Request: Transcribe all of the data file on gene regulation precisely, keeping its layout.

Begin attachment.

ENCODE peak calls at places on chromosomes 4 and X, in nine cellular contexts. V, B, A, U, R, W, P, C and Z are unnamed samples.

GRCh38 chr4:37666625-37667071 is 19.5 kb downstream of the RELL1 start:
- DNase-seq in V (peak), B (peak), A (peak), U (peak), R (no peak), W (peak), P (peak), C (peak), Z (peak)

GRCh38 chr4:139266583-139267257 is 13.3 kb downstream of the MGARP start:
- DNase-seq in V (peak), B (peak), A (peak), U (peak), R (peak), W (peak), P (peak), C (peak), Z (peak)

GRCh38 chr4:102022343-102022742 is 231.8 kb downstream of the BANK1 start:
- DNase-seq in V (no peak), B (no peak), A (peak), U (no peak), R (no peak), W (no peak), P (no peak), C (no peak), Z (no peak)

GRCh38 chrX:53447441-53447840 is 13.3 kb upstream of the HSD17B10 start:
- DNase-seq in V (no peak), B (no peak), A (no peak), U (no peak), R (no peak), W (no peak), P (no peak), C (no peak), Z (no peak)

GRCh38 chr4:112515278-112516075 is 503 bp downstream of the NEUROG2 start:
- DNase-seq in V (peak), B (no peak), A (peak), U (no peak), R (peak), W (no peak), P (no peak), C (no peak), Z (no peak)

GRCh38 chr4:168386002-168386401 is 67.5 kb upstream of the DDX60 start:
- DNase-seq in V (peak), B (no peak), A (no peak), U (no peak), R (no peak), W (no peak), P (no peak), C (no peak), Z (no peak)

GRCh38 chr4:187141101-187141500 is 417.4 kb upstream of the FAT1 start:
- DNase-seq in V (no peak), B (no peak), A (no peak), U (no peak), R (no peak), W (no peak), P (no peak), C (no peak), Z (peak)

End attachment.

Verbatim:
ENCODE peak calls at places on chromosomes 4 and X, in nine cellular contexts. V, B, A, U, R, W, P, C and Z are unnamed samples.

GRCh38 chr4:37666625-37667071 is 19.5 kb downstream of the RELL1 start:
- DNase-seq in V (peak), B (peak), A (peak), U (peak), R (no peak), W (peak), P (peak), C (peak), Z (peak)

GRCh38 chr4:139266583-139267257 is 13.3 kb downstream of the MGARP start:
- DNase-seq in V (peak), B (peak), A (peak), U (peak), R (peak), W (peak), P (peak), C (peak), Z (peak)

GRCh38 chr4:102022343-102022742 is 231.8 kb downstream of the BANK1 start:
- DNase-seq in V (no peak), B (no peak), A (peak), U (no peak), R (no peak), W (no peak), P (no peak), C (no peak), Z (no peak)

GRCh38 chrX:53447441-53447840 is 13.3 kb upstream of the HSD17B10 start:
- DNase-seq in V (no peak), B (no peak), A (no peak), U (no peak), R (no peak), W (no peak), P (no peak), C (no peak), Z (no peak)

GRCh38 chr4:112515278-112516075 is 503 bp downstream of the NEUROG2 start:
- DNase-seq in V (peak), B (no peak), A (peak), U (no peak), R (peak), W (no peak), P (no peak), C (no peak), Z (no peak)

GRCh38 chr4:168386002-168386401 is 67.5 kb upstream of the DDX60 start:
- DNase-seq in V (peak), B (no peak), A (no peak), U (no peak), R (no peak), W (no peak), P (no peak), C (no peak), Z (no peak)

GRCh38 chr4:187141101-187141500 is 417.4 kb upstream of the FAT1 start:
- DNase-seq in V (no peak), B (no peak), A (no peak), U (no peak), R (no peak), W (no peak), P (no peak), C (no peak), Z (peak)